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Exciting news for UNC’s Hearing Research and UNC Children’s Cochlear Implant Center

A multi-center team, including UNC’s Hearing Research Laboratory and Boys Town National Research Hospital, was recently awarded a 5-year R01 grant to develop a pediatric speech perception test that can be administered in English or Spanish. Over 15% of children in the US are raised in Spanish-speaking homes. However, clinical assessment of speech perception in preschoolers and school-age children is generally performed using English materials. Speech perception scores are better when testing is performed in the patient’s native language. Therefore, when a Spanish speaking child performs poorly we don’t know whether that is because of a hearing problem or limited familiarity with English.

The goal of this project is to develop a test that can be administered in the child’s dominant language – English or Spanish. Importantly, testing is fully automated, so the audiologist administering the test doesn’t need to be fluent in Spanish to obtain valid results for a Spanish dominant child. This test is a four-alternative, forced-choice picture-pointing task. Target words are two-syllabic nouns familiar to young children, and background maskers are either speech-shaped noise or two-talker speech.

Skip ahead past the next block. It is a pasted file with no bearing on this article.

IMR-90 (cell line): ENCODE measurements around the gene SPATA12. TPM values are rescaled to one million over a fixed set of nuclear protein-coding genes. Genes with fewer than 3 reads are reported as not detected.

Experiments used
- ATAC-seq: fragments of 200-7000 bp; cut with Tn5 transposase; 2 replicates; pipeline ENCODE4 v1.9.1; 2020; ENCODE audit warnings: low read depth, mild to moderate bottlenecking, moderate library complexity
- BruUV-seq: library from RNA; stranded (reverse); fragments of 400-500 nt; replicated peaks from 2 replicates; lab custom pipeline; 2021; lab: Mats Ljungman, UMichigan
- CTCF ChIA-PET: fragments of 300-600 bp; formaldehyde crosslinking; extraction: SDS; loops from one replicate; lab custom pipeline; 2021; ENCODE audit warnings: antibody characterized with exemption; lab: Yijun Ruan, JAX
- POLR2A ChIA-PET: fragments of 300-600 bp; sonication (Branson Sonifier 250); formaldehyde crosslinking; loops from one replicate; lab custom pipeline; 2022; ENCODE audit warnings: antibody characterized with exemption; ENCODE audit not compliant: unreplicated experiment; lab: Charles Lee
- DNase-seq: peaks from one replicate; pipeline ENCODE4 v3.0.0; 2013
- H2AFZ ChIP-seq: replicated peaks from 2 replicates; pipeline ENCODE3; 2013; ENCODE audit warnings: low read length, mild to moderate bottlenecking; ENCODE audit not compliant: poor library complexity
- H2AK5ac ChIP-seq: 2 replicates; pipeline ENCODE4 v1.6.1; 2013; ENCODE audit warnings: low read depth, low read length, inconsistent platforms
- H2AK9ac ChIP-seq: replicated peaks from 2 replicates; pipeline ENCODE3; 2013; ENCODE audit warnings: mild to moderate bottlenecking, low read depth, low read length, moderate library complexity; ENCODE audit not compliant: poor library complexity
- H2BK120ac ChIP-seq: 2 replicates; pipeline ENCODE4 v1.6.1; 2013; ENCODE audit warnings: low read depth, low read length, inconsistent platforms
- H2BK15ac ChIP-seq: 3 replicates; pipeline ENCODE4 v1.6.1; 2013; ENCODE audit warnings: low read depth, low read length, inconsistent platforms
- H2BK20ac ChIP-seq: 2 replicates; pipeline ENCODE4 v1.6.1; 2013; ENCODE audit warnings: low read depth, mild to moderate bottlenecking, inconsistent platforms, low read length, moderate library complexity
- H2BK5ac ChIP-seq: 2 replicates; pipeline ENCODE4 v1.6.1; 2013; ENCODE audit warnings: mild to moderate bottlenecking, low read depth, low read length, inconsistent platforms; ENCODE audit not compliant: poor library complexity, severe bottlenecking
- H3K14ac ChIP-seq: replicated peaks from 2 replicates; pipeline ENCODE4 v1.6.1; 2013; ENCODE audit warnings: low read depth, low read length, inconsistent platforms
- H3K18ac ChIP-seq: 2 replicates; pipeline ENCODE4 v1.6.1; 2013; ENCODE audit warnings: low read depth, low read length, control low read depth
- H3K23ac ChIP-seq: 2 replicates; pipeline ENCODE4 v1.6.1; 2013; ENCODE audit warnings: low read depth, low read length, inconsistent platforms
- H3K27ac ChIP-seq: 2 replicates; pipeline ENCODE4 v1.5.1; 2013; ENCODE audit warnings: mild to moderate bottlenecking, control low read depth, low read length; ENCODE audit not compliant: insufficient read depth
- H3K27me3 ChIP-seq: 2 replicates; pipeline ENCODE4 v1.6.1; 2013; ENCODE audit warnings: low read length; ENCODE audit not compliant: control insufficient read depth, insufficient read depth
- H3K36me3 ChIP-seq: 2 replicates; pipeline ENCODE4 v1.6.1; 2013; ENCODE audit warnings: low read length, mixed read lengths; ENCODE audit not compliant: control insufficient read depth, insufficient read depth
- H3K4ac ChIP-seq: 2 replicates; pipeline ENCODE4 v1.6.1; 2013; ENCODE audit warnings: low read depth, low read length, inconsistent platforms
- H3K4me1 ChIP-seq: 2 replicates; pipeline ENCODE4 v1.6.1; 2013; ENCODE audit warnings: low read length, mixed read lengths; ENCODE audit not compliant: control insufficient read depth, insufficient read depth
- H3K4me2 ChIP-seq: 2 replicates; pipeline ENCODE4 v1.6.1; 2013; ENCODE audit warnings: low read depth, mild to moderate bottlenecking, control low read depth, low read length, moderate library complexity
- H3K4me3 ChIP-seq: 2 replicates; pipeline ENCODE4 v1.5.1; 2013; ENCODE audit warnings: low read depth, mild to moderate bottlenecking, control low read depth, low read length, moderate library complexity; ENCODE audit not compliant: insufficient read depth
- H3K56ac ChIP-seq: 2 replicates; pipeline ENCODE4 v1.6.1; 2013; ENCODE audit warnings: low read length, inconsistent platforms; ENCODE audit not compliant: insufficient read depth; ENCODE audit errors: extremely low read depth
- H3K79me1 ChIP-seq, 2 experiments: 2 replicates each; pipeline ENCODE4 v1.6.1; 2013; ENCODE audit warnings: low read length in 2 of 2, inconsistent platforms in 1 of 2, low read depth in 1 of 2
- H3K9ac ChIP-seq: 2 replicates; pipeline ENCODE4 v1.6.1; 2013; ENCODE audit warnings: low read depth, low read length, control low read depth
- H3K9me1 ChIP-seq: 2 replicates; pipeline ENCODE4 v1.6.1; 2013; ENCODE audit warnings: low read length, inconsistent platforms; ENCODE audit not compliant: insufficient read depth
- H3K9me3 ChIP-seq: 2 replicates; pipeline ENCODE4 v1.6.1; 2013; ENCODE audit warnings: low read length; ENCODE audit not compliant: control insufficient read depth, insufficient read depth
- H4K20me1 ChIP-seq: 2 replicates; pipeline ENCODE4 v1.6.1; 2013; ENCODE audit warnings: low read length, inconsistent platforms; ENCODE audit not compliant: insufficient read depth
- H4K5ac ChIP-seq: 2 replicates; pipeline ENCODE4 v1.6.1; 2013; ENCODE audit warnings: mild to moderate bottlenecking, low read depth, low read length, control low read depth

Unc Hearing Research

In this example, the child hears the word tiger and responds by selecting one of the four buttons on a computer screen.

In the first two years of this project we will refine the test materials and procedures, and establish threshold norms for 4- to 12-year-olds. These norms will include Spanish/English bilingual and monolingual English speakers, as well as children with hearing loss. The final three years of the grant will evaluate the test procedures in seven busy pediatric audiology clinics, including The Children’s Cochlear Implant Center at UNC. Clinician feedback will be solicited to further improve test procedures. The end result is expected to improve our ability to audiologically evaluate and manage children who speak English, Spanish or both languages.

Click on the name of an auditory science researcher for information on current projects.